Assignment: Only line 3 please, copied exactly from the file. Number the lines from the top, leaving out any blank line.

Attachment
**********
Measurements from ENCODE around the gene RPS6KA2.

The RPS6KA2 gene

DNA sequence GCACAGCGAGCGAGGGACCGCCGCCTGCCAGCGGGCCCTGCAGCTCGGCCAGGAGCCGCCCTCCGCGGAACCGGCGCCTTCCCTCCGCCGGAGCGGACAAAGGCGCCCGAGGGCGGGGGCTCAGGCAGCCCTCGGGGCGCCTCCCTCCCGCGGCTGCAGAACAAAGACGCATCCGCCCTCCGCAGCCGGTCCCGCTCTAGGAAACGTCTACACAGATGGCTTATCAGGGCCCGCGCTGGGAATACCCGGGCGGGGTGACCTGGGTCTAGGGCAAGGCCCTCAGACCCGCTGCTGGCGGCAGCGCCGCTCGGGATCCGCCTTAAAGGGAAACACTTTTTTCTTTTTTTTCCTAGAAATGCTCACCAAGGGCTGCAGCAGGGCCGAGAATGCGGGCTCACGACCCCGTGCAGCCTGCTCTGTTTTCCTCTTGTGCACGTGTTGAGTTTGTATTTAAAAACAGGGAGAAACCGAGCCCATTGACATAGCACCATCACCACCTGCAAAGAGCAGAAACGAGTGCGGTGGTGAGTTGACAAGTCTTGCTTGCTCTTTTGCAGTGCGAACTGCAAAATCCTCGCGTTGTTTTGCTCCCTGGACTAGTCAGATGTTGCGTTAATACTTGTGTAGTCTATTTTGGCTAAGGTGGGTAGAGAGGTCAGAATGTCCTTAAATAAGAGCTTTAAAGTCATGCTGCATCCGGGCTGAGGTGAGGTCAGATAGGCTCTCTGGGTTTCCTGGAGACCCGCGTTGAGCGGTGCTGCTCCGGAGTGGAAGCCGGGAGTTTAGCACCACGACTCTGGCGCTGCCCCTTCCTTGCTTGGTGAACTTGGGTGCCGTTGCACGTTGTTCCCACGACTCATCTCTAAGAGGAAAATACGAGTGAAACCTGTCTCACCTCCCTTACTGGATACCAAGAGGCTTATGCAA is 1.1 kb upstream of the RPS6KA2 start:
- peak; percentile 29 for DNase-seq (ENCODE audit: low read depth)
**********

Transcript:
DNA sequence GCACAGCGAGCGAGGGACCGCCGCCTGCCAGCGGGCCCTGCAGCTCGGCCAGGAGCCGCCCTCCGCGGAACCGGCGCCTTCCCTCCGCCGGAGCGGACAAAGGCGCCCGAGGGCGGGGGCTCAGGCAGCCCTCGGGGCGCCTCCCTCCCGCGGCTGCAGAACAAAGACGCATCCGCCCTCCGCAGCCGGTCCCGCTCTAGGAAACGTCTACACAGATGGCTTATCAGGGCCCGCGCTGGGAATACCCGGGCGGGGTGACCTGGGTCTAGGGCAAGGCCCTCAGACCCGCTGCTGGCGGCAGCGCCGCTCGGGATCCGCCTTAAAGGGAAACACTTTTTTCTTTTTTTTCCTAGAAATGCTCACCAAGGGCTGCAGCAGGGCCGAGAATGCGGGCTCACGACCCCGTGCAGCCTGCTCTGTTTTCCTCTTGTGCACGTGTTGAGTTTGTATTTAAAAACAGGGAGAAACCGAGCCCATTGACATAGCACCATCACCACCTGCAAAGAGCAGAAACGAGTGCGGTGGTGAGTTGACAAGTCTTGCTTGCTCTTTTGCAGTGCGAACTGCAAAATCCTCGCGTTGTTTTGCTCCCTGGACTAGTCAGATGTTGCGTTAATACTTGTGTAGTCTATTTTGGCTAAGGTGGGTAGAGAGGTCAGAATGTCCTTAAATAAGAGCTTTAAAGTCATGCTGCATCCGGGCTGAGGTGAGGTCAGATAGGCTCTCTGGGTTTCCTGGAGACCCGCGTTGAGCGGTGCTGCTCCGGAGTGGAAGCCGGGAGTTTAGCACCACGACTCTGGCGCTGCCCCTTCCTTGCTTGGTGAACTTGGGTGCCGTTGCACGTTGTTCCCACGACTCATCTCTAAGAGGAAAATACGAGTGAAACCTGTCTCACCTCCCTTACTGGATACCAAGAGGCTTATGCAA is 1.1 kb upstream of the RPS6KA2 start: